The Limits of Fold Space

Several key observations about the nature of proteins are in order. According to protein structure classification schemes such as CATH (Sillitoe et al. 2015), the

Graph showing the number of experimentally-determined protein structures included in the CATH database together with the number of topologies as a function of year

Fig. 3.2 Graph showing the number of experimentally-determined protein structures included in the CATH database together with the number of topologies as a function of year. It can be seen that although the number of structures added to CATH is increasing rapidly, the number of new folds has remained static since about 2009

approximately 100,000 experimentally determined protein structures in the protein data bank (Berman et al. 2000), can be grouped into about 1200 unique structural folds (unique topologies). As more and more structures are solved experimentally, the number of new folds discovered increases very slowly. In fact, according to data from the RCSB, there have been almost no new folds discovered since the last edition of this book in 2008, despite a doubling of the size of the PDB in that time

(Fig. 3.2).

These findings have led to the broad acceptance of the view that there are a finite and relatively small number of folds found in nature (Marsden et al. 2006). There are hundreds if not thousands of examples in the structure database demonstrating that highly similar structures may have radically different sequences. So although it is true that highly similar sequences adopt highly similar structures, so too do highly dissimilar sequences sometimes adopt similar structures.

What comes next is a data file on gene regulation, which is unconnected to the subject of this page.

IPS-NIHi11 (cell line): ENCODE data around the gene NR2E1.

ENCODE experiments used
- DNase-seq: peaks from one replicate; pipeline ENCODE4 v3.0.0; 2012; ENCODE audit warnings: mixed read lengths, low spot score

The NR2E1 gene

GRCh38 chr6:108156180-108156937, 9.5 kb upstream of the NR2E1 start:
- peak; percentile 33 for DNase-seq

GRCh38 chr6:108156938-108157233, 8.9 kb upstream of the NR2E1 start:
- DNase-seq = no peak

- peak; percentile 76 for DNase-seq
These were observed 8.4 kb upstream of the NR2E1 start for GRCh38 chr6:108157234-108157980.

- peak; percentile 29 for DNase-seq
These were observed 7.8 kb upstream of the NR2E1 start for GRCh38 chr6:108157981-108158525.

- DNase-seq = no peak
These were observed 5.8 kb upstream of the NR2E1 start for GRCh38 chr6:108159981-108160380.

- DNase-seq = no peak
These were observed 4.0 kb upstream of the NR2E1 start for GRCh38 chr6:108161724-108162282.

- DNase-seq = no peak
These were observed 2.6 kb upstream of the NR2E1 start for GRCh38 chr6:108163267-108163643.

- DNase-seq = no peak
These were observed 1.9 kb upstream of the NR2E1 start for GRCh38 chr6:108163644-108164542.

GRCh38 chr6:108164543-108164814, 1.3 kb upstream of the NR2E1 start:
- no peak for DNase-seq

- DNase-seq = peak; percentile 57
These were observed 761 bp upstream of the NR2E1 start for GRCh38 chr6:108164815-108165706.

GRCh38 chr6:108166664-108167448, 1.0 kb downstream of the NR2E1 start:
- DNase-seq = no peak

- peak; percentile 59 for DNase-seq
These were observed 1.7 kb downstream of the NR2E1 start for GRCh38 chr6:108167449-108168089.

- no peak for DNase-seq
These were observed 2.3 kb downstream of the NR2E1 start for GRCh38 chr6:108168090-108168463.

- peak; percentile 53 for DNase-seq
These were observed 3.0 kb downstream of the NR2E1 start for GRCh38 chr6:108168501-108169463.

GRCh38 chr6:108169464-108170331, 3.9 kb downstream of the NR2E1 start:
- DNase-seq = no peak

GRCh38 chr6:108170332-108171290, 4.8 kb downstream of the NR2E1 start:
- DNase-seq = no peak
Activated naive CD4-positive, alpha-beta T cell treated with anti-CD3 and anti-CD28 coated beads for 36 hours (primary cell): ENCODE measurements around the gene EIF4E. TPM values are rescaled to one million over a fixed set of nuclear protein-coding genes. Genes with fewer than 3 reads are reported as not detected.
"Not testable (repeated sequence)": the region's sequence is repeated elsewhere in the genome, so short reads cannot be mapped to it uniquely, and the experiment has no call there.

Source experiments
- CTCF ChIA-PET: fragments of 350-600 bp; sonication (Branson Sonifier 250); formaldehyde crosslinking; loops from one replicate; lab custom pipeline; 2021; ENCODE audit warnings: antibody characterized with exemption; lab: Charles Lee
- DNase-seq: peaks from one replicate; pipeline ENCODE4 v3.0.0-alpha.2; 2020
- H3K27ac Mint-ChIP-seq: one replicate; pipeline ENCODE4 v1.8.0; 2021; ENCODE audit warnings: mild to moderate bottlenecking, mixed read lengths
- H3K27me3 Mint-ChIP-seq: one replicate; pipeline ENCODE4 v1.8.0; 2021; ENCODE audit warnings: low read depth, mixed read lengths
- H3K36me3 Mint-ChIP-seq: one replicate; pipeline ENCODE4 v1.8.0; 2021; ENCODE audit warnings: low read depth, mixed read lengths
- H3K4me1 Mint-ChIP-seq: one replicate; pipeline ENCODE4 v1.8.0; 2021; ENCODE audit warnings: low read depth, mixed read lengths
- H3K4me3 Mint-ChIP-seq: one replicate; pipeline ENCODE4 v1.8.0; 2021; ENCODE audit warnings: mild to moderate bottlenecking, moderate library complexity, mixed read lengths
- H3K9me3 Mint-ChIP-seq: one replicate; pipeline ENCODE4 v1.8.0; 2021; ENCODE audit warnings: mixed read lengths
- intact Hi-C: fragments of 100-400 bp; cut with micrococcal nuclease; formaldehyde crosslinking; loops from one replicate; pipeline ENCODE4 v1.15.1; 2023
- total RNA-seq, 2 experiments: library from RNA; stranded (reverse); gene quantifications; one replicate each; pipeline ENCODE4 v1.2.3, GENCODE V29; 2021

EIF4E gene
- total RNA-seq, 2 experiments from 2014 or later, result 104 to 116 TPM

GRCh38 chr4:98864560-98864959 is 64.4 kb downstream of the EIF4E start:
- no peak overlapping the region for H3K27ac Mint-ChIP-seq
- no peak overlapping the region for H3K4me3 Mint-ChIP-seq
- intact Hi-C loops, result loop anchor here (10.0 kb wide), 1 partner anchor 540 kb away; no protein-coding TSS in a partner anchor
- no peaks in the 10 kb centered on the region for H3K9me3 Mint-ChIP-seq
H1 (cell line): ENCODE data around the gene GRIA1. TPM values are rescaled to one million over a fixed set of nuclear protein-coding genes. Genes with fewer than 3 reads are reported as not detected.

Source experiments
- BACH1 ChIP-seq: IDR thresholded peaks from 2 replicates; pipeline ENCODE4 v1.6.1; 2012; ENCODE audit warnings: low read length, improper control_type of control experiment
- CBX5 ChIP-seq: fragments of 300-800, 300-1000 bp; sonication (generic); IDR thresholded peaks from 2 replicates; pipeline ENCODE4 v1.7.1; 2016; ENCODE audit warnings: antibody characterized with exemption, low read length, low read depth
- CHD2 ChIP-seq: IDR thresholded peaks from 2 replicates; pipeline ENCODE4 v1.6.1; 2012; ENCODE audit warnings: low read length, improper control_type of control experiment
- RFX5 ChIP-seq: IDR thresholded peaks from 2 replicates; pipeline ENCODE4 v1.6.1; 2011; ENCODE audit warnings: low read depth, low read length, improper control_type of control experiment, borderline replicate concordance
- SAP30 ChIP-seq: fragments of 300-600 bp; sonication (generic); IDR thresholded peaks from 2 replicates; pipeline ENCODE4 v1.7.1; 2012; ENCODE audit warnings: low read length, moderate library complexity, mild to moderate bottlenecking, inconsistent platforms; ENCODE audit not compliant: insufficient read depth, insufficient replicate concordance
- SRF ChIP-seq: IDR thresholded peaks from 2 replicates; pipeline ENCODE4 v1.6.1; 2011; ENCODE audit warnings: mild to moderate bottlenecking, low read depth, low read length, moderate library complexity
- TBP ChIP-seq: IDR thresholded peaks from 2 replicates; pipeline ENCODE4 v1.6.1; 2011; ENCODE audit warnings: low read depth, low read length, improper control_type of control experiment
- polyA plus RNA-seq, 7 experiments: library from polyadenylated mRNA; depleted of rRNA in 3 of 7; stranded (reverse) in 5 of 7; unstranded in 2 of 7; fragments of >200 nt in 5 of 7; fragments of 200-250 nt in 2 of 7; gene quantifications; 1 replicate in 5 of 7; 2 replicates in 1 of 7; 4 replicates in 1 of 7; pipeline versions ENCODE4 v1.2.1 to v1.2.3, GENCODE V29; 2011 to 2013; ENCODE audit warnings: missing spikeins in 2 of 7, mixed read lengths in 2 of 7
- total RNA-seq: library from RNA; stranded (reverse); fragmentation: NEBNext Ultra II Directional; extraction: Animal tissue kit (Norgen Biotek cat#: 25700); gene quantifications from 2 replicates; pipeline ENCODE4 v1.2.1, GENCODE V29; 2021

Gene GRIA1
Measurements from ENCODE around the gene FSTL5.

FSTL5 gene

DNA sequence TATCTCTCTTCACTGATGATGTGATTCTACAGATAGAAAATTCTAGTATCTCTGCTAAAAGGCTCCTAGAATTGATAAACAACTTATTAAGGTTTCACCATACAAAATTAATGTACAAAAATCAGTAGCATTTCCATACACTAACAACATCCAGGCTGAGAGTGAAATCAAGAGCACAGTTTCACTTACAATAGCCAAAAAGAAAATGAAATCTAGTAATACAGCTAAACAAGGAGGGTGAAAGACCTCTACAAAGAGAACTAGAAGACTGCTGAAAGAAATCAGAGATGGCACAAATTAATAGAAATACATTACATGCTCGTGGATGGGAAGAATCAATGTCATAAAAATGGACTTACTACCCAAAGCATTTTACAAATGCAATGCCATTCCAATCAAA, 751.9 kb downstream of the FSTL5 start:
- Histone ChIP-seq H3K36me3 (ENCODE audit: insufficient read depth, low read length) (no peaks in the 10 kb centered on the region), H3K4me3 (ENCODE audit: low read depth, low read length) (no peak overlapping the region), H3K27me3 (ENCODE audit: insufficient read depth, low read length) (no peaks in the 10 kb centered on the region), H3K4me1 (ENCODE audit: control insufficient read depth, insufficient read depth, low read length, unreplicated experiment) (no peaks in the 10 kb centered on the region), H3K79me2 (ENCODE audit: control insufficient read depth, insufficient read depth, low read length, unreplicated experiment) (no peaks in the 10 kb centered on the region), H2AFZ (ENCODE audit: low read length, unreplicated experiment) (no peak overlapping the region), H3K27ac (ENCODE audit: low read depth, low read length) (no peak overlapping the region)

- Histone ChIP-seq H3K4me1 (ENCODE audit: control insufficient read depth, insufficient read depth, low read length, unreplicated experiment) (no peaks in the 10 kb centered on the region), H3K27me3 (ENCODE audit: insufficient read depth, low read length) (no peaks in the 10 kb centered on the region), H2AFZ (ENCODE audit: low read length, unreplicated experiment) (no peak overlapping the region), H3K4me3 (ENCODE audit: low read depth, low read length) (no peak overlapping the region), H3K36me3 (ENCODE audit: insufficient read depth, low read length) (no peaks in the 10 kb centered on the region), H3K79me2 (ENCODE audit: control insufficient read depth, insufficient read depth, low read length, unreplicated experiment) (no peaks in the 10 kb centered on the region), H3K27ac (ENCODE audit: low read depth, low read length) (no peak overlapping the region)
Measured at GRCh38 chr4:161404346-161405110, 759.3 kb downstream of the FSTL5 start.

Thus, it appears that any sequence we choose from the database of sequenced genomes has a high probability of adopting a structure we have already seen. The big question is how to determine which of the 100,000 structures is the right template and how to align our sequence to that structure. Fold recognition is concerned with the search for scoring functions that can reliably detect the compatibility of a sequence with a known structure and align them accurately when simple sequence similarity cannot be seen.

Despite the size of sequence space, i.e. the space of all possible protein sequences, the space of protein structures appears considerably smaller. Whether this is related to thermodynamics, the kinetics offolding or to evolutionary selection is difficult to say and beyond the scope of this chapter. However, Magner and coworkers (Magner et al. 2015) have recently proposed an explanation that suggests thermodynamic stability may be the primary driver for this observation. Regardless of the cause, the restricted nature of fold space is a highly fortuitous fact that has been of great benefit in the field of protein structure prediction.

 
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